If you flew over the holidays, surely it crossed your mind that the check-in process our government has devised has become our own domestic terrorism.
It’s nonsense, a classic case of the Law of Punishment by Exception. We punish the vast majority of travelers in the hope we scare the rare exception. Good gosh, terrorists must be laughing at their success. If they want to blow up a lot of people, there many other ways.
Scenes from the Denver airport last weekend:
• TSA officials scanning with great care the wheelchair of an elderly white woman who looked as much like a terrorist as Big Bird.
• A TSA official standing watch over two teenage girls embracing and crying in the snaking check-in line. One of the girls, who wasn’t traveling, had to have a TSA guard stand watch as she crossed a rope to hug her friend. Ridiculous.
This system is crazy. As you observe it in action — stripping yourself of your belts, jewelry, jackets and shoes while watching small groups of uniformed TSA employees meander around — you cannot help but get the urge to be defiant and sarcastic. That, of course, will only get you thrown in some TSA clink — and cause you to miss your flight.
Surely there’s a better way.
For starters, we’d require everyone in Congress to use the public system. Make them taste and feel it. Next, we’d make the process a competitive business. Bid it out to Disney or Universal Studios. Those two companies know how to move people efficiently — and keep them happy.
SO EVERYONE IS CLEAR ON ELECTION SIGNS …
The following are the Longboat Key codes that are applicable to political signs:
156.04 Exempt signs: Political signs
(12) Political signs, subject to the following criteria:
(a) Each sign shall not exceed five square feet in area,
(b) A maximum of two political signs are pemittable per lot, parcel or tract,
(c) The signs shall be prohibited within street rights of way, but may be erected on private property and shall be removed from the premises within 48 hours after the issue or campaign has been decided or resolved;
156.10 Placement and construction standards
(A) Placement of Signs. All signs, except governmental signs, including exempt and permittable signs, shall:
(1) Not be located in any public right of way;
(2) Not be located as to obstruct entrances or exits from buildings or impede the visibility of oncoming traffic;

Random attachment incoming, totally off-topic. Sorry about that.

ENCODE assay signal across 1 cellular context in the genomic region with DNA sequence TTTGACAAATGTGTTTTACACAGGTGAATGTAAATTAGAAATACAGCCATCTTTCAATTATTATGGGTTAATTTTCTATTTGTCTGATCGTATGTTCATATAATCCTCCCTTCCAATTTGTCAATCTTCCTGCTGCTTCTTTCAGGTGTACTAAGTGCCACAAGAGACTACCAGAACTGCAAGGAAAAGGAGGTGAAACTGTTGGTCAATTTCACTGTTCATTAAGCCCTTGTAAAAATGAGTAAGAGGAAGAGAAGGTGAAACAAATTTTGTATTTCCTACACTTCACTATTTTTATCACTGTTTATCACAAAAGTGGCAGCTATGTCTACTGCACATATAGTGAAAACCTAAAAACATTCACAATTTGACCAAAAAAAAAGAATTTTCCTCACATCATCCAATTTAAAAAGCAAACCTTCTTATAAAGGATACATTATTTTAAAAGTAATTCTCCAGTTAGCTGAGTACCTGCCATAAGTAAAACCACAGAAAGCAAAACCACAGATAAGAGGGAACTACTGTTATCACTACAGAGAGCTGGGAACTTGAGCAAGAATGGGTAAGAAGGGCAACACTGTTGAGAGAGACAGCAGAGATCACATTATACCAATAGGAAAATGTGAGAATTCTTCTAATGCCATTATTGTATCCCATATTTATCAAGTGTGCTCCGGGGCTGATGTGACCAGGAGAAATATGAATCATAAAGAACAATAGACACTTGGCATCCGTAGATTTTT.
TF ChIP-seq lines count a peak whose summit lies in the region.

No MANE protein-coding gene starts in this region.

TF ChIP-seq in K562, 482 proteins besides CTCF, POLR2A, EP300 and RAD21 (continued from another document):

(3) Not be placed in a location which would prove dangerous to individuals or the public;
(4) Be located in the yard facing the street, driveway or other vehicular access point and shall be no closer to a public street than as follows:
(a) Where the property borders a right of way which is greater than or equal to 50 feet in width, the sign and structure shall be a minimum of two feet inside the property line or utility easement, whichever is greater.
(b) Where the property borders a right of way which is less than 50 feet in width, the sign and structure shall be a minimum of 10 feet inside the property line or utility easement or half of the distance between the property line and the front edge of the building, whichever is greater;
(5) Comply with the following intersection visibility requirements:
(a) At all street intersections, no sign exceeding 30 inches in height above the established grade of the street at the property line shall be erected or maintained on any lot within the triangle illustrated herein, except that a freestanding sign shall be permitted in a median located within the intersecting street right of way, provided that the sign is setback a minimum of five feet from the street right of way in compliance with Section 156.07(B).
156.14 Violations and sign removal
(A) Erection of prohibited signs; nonexempt signs without a valid permit; temporary signs which fail to display permanent identification tags: Immediate removal and disposition by the town without notice, administrative fine as provided herein.
(B) Temporary signs erected pursuant to valid permit or exempt signs improperly erected or located: Subject to immediate removal after notice (actual or constructive); impounded by the town for a minimum of 30 days during which time the sign owner may recover the sign upon payment of removal and storage costs. After 30 days the sign may be disposed of by the town without recourse and the town may seek an administration fine.